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Toys and Games
Toys and games have been around for centuries. In 1600 B.C., children used swings on the island of Crete. Dice have been found in 2,000-year-old Egyptian tombs. American Indian, Chinese, and African dice and other playing pieces have also been found in archaeological digs. Dice are the oldest known game pieces, and they were used with a variety of games designed by different cultures.
Both physical games, such as tag, capture the flag, and hopscotch, and intellectual games, such as chess, guessing games, and riddles, have been traced back through many generations in many civilizations. Games provide an opportunity to train children in specific skills and serve as entertainment and exercise. They typically use simple rules and activities and involve two or more people.
The earliest dolls and wooden soldiers were made by parents or craftworkers. Balls, hoops, pull toys, and toy animals, the oldest types of toys, were simple to make and provided entertainment to people of different age groups. Early toys were made from clay, wood, ivory, or stone. The earliest dolls found by archaeologists in Egypt were not for play; they were used to symbolize aspects of religious beliefs. Greek historians, however, have noted that toy dolls used as playthings were part of their culture.
Dolls became less prominent during the Middle Ages. Society's attitudes toward children shifted. Childlike behavior was less accepted and children were expected to act like small adults. Toys and games that taught a skill or modified behavior were popular; playthings used merely for entertainment were less common.
Manufactured games were developed in the 1600s for instruction in schooling. For example, a geographical game consisted of countries cut into separate pieces, and the student would fit the pieces back together by placing the countries in their proper configuration. This was the earliest version of a jigsaw puzzle.
By the 19th century, people once again acknowledged a child's need for playthings. Toy manufacturing became a fledgling industry. Germany had been the forerunner of the toy-making industry starting in the 1600s, and with the new international interest in toys, Germany found itself in the best position to make use of its experience in toy development. The country had hosted toy fairs as early as the Renaissance, with one of the largest annual fairs held in Nuremberg. As toy sales expanded, Germany continued to build its reputation for training master toy craftspeople.
The development of new materials and the relative cheapness of others allowed for production of new types of toys. Rubber was an excellent substance for making balls that bounced. Once paper became cheaper to manufacture, China began to export kites.
Germany developed several of the most popular types of dolls, starting with wooden dolls in the 1800s. German manufacturers crafted papier-mâché dolls at this time as well; these were easily molded when wet and became strong and hard when dry. Companies produced full dolls and also sold papier-mâché doll heads separately, so families could make cloth bodies at home. Later, manufacturers dipped papier-mâché in wax to achieve a finer quality for the skin of the doll.
France followed as a large manufacturer of toys, particularly dolls. Porcelain dolls, which originated in Germany, were further developed into luxury dolls in France. French companies dressed the dolls in elegant, formal outfits. Owners could change the outfits and purchase wardrobes for the dolls.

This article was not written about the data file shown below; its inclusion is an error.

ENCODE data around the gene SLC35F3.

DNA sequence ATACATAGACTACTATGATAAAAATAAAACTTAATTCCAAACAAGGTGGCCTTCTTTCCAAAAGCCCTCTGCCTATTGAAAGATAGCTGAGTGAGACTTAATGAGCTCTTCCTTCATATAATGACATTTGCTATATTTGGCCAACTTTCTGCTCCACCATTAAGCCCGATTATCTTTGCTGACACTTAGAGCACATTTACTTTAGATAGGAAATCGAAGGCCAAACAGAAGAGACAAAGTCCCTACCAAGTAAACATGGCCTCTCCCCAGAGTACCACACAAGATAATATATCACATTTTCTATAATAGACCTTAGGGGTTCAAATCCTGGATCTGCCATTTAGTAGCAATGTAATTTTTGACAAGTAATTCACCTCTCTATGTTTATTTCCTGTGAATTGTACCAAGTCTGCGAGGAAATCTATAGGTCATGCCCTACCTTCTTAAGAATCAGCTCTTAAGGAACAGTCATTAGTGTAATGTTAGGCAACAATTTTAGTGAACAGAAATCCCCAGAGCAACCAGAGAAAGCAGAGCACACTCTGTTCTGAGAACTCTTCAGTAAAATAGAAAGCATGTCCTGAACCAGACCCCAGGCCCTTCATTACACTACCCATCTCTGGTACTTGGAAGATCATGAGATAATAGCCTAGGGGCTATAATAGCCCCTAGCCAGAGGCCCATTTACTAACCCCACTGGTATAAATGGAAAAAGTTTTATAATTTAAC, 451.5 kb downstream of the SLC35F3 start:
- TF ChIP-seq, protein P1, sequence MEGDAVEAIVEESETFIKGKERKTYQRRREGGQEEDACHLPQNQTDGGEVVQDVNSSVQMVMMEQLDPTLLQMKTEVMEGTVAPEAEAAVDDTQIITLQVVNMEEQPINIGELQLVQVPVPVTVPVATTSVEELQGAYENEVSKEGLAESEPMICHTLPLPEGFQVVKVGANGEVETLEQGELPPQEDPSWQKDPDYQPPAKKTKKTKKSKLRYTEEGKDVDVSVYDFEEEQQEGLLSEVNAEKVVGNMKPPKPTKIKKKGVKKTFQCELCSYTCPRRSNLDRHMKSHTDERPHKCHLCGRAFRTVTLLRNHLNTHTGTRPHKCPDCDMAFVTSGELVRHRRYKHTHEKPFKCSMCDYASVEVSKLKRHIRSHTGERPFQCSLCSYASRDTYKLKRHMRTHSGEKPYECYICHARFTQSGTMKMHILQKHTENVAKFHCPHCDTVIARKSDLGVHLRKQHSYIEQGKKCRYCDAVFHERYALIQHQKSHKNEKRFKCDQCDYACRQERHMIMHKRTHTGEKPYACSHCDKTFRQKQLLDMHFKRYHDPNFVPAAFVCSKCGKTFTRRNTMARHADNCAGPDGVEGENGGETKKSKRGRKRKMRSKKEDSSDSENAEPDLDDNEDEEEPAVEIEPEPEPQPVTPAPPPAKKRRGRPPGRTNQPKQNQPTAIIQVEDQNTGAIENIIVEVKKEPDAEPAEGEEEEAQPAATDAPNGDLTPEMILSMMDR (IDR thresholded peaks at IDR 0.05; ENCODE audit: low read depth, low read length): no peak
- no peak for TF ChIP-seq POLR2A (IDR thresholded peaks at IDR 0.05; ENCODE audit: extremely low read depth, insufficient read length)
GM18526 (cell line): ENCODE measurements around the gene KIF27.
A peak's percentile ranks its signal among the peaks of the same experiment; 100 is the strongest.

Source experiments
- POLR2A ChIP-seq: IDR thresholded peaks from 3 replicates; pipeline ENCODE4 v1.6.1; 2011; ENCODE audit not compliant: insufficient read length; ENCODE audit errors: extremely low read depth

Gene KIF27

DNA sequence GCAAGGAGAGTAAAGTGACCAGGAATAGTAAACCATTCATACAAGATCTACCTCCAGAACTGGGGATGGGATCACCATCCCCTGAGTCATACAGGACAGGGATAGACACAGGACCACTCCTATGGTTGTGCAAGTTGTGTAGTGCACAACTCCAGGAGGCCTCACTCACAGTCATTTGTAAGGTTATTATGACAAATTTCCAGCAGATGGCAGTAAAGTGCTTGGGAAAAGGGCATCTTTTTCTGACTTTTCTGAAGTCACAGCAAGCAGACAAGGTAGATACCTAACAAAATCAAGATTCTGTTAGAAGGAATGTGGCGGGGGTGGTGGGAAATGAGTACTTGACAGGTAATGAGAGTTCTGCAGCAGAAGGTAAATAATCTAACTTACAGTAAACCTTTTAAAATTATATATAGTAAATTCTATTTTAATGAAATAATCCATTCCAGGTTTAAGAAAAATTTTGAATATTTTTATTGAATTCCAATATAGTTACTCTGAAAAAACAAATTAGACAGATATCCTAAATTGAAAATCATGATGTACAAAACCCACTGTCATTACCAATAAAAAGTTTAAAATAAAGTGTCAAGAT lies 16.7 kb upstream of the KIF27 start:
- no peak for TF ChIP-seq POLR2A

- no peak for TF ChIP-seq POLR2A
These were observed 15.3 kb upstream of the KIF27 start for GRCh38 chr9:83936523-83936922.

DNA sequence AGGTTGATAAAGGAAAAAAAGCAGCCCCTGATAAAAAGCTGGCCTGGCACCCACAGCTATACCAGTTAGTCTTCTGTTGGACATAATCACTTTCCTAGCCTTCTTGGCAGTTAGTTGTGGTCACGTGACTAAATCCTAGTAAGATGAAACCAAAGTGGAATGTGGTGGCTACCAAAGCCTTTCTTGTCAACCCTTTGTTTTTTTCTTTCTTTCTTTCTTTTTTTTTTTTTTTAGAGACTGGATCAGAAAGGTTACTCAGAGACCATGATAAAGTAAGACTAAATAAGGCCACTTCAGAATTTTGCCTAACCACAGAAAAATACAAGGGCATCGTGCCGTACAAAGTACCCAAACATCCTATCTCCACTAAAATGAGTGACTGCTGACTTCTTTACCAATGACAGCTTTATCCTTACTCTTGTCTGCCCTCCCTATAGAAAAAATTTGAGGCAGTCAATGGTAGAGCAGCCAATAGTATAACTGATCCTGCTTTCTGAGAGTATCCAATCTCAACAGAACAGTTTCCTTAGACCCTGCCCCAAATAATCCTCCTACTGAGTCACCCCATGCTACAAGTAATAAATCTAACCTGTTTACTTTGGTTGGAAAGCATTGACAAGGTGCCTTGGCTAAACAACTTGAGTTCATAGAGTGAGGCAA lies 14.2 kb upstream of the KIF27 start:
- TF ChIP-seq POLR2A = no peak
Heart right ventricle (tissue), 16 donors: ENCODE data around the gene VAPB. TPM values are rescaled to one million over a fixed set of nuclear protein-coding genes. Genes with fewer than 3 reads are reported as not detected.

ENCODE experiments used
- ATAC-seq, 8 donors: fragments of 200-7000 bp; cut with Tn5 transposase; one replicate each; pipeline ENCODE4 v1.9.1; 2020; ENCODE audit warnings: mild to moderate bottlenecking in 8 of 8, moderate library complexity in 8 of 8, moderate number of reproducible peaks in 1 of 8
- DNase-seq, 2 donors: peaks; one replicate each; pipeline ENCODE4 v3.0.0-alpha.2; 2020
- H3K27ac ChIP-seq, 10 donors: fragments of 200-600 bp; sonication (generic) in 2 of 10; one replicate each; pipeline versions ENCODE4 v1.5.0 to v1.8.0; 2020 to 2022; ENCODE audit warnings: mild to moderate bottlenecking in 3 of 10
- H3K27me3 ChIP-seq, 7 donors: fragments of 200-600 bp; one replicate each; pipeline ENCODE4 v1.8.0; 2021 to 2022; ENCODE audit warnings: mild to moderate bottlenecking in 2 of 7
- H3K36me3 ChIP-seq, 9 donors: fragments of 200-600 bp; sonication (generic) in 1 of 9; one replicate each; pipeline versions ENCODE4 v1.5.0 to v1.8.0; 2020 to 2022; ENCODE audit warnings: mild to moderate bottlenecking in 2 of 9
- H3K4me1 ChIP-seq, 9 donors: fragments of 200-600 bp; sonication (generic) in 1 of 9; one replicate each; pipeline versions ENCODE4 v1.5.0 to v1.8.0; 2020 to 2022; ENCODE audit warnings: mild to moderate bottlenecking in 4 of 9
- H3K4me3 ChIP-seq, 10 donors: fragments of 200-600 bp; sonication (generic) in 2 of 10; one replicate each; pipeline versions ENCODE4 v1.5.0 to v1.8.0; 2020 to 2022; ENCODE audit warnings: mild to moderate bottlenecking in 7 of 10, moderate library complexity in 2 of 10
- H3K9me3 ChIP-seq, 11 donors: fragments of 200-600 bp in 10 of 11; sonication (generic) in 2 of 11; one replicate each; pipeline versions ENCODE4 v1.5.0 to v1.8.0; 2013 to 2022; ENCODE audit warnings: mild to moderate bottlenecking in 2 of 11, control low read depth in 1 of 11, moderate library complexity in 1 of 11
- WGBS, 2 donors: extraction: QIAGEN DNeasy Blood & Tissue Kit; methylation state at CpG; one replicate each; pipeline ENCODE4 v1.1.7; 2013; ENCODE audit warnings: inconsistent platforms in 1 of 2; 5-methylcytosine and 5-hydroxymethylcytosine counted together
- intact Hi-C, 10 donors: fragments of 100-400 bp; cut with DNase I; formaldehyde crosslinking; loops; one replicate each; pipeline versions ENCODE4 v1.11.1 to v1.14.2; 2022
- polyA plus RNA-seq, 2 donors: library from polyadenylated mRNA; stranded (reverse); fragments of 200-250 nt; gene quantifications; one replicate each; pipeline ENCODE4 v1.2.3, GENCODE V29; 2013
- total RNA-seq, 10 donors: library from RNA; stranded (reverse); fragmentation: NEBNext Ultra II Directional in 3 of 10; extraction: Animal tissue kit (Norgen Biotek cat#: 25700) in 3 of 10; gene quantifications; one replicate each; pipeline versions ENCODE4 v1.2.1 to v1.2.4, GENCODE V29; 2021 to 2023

Baby dolls were not manufactured widely until Augusta Montanari and her son, Richard, produced wax baby dolls in England in 1850. Eventually, baby dolls became the most popular type of doll, with Kewpie, Bye-Lo, Raggedy Ann, and other popular mass-produced dolls selling by the hundreds of thousands.
As the industry grew, the mass production of games and toys became a more profitable enterprise. Board games, inexpensive to produce, increased in popularity with both adults and children. Shoots and Ladders first appeared in the 19th century and is still produced in various forms today. Monopoly was developed in 1933 and has expanded with many international versions to become the best-selling board game ever. Originally hand cut, puzzles grew less expensive with the growth of mass production.
Barbie and G.I. Joe became popular worldwide, combining the wardrobe variety of the early French luxury dolls and the durability of a play toy. G.I. Joe was the first internationally popular doll for boys.
Toys and games eventually became more mechanized. Dolls could move their heads, arms, and legs, and some could talk, walk, and move with the aid of a remote control. Companies created electronic versions of board games so that they no longer required a partner. One could play against a computer or other machine.
With the advent of the home computer, companies developed computer games such as Pong, which was based on the 1972 arcade game by the same name, and eventually moved into three-dimensional graphics. Computer and video games are now a fast-growing segment of the U.S. entertainment industry. Today's gamers are of all ages. According to the Entertainment Software Association, the average age of gamers is 35 years old. The ESA reported that 2014 sales of video games, hardware, and accessories totaled more than $22 billion, which included sales of games for mobile devices, a growing market. Simple toys like hoops, balls, jacks, yo-yos, and cloth dolls are also subject to cycles of popularity. Partly because of the quick rise and fall of the more complex, expensive video and computer games, simpler toys are touted by some as the better investment for a child's entertainment and education. Both types of toys, however, maintain strong sales in the marketplace.
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